Tuesday, May 16, 2006

The Battle of the Bishops

In China there is only one Catholic Church, and everyone wants to be led by the Pope.

Thus thundered the Bishop of Hong Kong, Cardinal Joseph Zen, in a growing dispute over the appointment of Roman Catholic bishops in China. What is unusual about this latest brouhaha is that it has broken out into the public.

That occurred earlier this month when Pope Benedict XVI publicly condemned Beijing for moving ahead with the consecration of two new bishops in the “official” church, known as the Chinese Catholic Patriotic Association, without Papal approval.

The issue of appointing bishops is one of the main obstacles to normalization and reconciliation of the two churches. Until the latest dispute broke out, the two sides had made considerable progress toward a working agreement whereby the Vatican appointed bishops, subject to confirmation by the Chinese government.

Despite what Cardinal Zen says, two Catholic churches have existed on the Chinese mainland since the Communist Party took power – the Patriotic Association, whose members are allowed to practice their faith openly and an “underground” church of Catholics loyal to Rome.

The former exists in a spiritual twilight zone, cut off from normal intercourse with the Holy See and the worldwide Catholic community. Its priests and bishops are “self-appointed” and “self consecrated”, and lacking the blessing of God’s anointed representative on Earth.

The “underground church” exists in an official twilight zone, technically illegal, though usually tolerated, its priests and bishops running the risk of arrest for practicing Mass in public. As recently as a year ago, Beijing send some elderly priests and bishops to prison.

So in some ways, the dispute was a revelation of just how far the two churches have moved toward each other in recent years. The Pope took grave exception to the appointment of the two new bishops, because, for the past several years, Rome has been appointing bishops of the official church, subject to confirmation by Beijing.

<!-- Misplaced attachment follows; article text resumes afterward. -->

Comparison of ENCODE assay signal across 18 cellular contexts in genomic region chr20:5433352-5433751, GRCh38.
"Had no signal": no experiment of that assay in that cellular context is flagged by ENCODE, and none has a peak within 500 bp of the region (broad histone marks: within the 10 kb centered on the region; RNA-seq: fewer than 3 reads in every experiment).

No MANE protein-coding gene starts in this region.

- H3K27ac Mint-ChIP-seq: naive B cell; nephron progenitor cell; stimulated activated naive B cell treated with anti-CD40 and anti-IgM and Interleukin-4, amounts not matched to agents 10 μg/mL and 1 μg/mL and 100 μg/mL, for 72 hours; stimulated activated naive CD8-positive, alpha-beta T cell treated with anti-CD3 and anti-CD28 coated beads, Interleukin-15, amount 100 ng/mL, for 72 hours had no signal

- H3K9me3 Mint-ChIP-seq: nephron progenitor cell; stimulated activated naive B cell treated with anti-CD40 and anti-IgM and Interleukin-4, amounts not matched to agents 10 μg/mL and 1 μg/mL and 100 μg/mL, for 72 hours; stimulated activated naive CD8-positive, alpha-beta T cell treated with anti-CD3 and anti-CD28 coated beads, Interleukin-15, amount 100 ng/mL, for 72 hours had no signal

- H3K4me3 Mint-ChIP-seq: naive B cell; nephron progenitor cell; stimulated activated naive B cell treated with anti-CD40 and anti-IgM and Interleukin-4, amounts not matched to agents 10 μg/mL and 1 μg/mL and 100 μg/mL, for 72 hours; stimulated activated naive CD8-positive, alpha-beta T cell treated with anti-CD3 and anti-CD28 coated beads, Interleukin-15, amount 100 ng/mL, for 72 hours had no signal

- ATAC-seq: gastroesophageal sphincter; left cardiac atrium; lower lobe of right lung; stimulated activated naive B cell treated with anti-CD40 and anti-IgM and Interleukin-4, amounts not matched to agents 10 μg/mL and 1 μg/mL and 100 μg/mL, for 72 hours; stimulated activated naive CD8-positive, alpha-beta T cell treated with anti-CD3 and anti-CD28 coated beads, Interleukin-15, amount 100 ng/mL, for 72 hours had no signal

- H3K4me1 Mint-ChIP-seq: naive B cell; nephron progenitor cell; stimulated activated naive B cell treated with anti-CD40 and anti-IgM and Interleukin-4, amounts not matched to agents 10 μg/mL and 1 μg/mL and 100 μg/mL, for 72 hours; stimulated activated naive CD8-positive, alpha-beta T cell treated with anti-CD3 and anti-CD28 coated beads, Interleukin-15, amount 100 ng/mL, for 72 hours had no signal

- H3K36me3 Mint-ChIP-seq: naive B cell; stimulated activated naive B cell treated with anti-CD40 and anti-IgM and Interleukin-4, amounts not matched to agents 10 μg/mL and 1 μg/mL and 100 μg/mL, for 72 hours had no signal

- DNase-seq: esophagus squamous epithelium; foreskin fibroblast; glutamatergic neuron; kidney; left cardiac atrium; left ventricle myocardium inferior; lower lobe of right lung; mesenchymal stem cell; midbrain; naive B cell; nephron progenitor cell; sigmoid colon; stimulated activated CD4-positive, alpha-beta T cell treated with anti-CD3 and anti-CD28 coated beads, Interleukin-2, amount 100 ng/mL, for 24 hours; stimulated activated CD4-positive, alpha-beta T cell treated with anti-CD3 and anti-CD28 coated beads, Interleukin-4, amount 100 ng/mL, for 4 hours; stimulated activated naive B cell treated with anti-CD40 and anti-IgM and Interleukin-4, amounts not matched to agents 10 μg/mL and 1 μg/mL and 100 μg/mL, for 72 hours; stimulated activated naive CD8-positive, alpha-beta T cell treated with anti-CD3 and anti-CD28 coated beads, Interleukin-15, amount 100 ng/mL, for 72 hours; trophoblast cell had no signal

It is similar to the practice in some other countries with Catholic populations that are run by the Communist Party, such as Vietnam and Cuba, and is a key element, along with the Vatican’s official ties with Taiwan, to the reconciliation and merger of the two churches.

Beginning in the late 1970s, when China began to open up to the rest of the world, many bishops of the Patriotic Association quietly sought the blessing and forgiveness of the Pope, which was usually granted.

The government did not allow the official church to make the Pope’s approval public, but word spread, allowing the priests and bishops and lay people to live in peace with their faith while still part of the government-controlled church.

Several years ago the two sides evidently came to an understanding that allowed the Vatican to choose bishops of the official as well as the underground church. In 2005 the Bishops of Shanghai and Xian, two important Chinese cities, were chosen by the Holy See and then “confirmed” by the Chinese Council of Bishops.

The Vatican apparently had reservations about the appointment of Ma Yinglin as the Bishop of Kunming. Ma, the secretary-general of the Council of Bishops, was a clerical bureaucrat, with little pastoral experience and no particular affinity for his new diocese in southern China.

The official church hierarchy apparently lost patience with the Vatican’s foot-dragging in this case and went ahead with the consecration Ma and of the new Bishop of Wuhu, who was also appointed without the Pope’s approval.

Liu Bainan, Secretary General of the Patriotic Association, was defiant in the face of the Pope’s criticism. The official church, he said, “had been selecting and consecrating bishops for more than 50 years without anyone’s interference.”

That brought a strong retort from Cardinal Zen, who never minces words, especially about the Chinese leadership. He called on both parties to suspend negotiations because Beijing had “destroyed trust.” “First they engage in dialogue, and then they deal in “fait accomplice”

Why did this confrontation flare up at a time when it looked like the two churches were making progress in resolving their differences and moving toward reconciliation? After all, it was widely believed that reunification of the Chinese churches was a priority of the new Pope.

His predecessor, Pope John Paul II, visited 129 countries during his long papacy, but he never set foot in China. But Pope John Paul carried too much baggage , stemming from his role in helping to end Communist Party rule in his native Poland.

The communist rulers in Beijing don’t have to look to Poland to see some of their worst fears realized. The Bishop of Hong Kong is probably exactly the kind of politically active cleric that the Chinese communists fear will emerge in China proper if they loosen control over church affairs on the mainland.

Cardinal Zen has been a leader of the pro-democracy movement in Hong Kong and has helped to promote and organize large demonstrations against the Hong Kong government. He has even marched in those parades.

Meanwhile, China installed another new bishop last Sunday without the Pope’s approval, adding further fuel to the fire. And more such appointments are on the way. Some 40 bishoprics of the 90 or so official dioceses in China are said to be vacant since many of the original elderly bishops have passed on. The need to fill them, says, Liu Bainan, is “urgent.”


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